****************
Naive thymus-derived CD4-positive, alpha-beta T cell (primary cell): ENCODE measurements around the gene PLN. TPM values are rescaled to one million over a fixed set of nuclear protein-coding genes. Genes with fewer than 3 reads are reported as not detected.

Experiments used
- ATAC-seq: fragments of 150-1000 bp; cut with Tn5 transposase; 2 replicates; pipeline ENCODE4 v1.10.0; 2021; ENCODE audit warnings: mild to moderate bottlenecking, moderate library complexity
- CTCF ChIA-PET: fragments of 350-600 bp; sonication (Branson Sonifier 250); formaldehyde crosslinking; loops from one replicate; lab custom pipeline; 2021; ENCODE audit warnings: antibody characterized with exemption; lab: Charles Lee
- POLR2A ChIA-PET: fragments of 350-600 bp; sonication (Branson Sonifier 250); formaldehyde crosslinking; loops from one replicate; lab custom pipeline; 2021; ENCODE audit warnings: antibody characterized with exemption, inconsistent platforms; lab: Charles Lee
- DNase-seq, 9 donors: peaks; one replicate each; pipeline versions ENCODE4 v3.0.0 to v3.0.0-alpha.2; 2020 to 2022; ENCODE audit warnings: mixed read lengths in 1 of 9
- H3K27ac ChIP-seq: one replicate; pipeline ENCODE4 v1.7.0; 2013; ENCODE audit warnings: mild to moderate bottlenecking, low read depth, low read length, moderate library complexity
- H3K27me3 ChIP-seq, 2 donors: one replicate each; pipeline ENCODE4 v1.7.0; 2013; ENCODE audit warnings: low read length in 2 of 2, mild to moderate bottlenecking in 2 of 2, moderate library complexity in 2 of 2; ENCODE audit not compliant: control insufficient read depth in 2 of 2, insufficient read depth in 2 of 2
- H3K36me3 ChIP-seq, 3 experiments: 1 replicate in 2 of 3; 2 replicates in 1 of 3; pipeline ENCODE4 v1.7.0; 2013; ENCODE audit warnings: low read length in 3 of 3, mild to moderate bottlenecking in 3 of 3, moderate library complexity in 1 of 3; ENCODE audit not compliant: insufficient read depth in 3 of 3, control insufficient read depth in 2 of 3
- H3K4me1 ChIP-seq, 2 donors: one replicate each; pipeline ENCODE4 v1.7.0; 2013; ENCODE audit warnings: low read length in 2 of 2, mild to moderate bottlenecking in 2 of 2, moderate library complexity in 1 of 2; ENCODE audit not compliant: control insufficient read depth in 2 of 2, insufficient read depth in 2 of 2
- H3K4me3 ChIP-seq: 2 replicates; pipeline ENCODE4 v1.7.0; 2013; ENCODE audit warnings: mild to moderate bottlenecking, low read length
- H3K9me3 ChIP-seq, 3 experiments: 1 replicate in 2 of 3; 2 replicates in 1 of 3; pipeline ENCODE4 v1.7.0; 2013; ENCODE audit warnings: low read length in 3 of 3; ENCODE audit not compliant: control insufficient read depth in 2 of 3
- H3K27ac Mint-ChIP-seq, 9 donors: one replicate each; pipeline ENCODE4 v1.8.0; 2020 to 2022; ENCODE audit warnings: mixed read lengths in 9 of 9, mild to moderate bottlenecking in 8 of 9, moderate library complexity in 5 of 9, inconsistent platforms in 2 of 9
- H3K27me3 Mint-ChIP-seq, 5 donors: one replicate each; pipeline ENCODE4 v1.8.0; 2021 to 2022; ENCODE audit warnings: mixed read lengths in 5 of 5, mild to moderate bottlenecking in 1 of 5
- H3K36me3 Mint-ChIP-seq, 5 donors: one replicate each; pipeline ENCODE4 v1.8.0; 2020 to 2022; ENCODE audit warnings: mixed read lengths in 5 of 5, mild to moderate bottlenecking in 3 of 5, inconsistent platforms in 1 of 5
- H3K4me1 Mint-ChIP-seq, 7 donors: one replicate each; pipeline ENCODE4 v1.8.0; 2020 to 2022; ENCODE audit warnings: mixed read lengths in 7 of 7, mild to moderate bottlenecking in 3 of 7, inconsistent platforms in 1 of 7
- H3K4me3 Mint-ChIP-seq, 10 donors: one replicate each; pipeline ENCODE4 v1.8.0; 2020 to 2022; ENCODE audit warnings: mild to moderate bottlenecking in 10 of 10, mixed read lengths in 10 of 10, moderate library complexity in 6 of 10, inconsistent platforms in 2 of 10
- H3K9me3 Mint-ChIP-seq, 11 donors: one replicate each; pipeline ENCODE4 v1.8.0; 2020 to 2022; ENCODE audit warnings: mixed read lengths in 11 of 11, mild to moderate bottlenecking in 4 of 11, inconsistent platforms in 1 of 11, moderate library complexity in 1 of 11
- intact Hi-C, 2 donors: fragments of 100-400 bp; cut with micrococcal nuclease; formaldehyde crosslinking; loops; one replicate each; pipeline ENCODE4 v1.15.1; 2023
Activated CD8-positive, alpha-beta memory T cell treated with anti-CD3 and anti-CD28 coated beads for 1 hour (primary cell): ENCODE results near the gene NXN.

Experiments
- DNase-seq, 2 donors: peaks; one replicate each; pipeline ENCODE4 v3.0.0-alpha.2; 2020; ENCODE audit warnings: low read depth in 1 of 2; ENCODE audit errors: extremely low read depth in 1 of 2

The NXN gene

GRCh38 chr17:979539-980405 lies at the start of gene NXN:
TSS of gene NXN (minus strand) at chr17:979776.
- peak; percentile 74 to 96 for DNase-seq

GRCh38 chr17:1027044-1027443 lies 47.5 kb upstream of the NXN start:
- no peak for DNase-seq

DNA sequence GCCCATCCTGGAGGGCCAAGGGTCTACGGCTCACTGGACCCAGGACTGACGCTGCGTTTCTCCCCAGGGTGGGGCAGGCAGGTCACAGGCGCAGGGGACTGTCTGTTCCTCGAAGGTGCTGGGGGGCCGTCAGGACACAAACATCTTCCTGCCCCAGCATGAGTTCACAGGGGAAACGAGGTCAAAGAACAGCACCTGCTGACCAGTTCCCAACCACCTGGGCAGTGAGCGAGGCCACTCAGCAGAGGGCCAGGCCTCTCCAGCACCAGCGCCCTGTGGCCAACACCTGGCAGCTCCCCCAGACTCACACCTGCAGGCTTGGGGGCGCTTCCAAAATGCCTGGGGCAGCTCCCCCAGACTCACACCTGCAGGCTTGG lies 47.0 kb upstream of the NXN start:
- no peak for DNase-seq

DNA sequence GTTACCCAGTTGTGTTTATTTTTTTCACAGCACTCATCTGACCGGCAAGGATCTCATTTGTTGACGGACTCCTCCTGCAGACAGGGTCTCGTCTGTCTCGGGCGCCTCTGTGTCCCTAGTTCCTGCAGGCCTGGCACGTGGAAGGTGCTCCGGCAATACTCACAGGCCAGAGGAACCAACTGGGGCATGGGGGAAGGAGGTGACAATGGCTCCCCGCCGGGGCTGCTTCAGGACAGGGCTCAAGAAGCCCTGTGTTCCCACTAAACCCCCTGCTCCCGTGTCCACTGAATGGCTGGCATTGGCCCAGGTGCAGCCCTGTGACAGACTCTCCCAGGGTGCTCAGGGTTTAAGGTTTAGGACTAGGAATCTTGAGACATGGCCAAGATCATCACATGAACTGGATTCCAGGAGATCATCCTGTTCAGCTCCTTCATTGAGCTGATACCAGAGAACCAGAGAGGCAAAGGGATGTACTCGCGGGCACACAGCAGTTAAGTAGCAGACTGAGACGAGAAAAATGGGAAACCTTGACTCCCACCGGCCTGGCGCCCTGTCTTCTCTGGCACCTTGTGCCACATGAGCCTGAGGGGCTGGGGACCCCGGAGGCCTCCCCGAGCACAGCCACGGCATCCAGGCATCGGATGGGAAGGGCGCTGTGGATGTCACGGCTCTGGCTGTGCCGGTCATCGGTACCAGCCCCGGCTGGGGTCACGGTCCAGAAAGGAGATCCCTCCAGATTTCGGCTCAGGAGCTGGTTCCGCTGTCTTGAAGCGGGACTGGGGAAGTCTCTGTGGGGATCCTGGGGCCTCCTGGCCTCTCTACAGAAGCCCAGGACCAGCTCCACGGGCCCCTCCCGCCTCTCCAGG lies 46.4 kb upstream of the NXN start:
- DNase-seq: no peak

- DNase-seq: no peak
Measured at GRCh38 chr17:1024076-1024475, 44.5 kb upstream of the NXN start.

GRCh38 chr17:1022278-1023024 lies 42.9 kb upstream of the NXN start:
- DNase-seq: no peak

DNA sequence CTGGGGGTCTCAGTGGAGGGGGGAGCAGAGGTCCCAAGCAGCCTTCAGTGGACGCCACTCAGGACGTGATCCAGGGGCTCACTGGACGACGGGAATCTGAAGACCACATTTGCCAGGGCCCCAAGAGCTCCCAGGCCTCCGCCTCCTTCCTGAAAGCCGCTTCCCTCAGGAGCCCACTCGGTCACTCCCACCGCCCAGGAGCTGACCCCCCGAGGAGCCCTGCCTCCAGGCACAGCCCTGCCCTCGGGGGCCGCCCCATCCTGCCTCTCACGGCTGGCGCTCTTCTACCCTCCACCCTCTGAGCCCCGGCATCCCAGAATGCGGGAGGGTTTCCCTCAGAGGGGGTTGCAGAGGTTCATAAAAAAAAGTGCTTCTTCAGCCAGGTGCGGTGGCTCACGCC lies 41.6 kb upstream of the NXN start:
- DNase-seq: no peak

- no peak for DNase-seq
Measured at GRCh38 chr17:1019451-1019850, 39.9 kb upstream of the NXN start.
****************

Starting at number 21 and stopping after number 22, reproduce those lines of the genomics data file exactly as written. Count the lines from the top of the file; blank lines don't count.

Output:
Experiments
- DNase-seq, 2 donors: peaks; one replicate each; pipeline ENCODE4 v3.0.0-alpha.2; 2020; ENCODE audit warnings: low read depth in 1 of 2; ENCODE audit errors: extremely low read depth in 1 of 2